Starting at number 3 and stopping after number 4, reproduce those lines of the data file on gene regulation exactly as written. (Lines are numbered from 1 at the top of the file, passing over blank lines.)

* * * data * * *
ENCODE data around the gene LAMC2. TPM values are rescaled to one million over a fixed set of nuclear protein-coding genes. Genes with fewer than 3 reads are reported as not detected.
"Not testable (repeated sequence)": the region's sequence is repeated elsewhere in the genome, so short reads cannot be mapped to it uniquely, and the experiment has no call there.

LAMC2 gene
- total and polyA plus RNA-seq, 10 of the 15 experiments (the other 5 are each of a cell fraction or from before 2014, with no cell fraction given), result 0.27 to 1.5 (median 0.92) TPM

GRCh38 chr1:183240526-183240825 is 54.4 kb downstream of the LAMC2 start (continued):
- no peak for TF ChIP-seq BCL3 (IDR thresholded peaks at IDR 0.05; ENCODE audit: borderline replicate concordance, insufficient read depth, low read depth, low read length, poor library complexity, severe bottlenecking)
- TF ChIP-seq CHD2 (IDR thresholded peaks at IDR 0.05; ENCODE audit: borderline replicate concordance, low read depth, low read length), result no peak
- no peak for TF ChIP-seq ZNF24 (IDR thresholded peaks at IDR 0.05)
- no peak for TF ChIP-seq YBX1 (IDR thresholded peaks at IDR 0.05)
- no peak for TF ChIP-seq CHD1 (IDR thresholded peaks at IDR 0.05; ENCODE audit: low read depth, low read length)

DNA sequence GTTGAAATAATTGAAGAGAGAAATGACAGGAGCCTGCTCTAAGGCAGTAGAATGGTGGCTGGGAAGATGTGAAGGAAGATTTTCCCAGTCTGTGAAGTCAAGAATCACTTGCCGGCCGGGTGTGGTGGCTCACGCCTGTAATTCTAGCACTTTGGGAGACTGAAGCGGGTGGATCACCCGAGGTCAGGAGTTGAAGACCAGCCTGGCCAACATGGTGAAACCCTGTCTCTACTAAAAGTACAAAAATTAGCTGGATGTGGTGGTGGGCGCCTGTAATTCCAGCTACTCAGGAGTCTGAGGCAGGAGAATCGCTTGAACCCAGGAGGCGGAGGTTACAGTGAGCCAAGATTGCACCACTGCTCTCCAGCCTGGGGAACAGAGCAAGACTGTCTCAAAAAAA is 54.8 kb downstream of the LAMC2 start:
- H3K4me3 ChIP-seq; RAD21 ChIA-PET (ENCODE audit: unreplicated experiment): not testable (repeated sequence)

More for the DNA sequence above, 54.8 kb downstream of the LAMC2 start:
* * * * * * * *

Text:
LAMC2 gene
- total and polyA plus RNA-seq, 10 of the 15 experiments (the other 5 are each of a cell fraction or from before 2014, with no cell fraction given), result 0.27 to 1.5 (median 0.92) TPM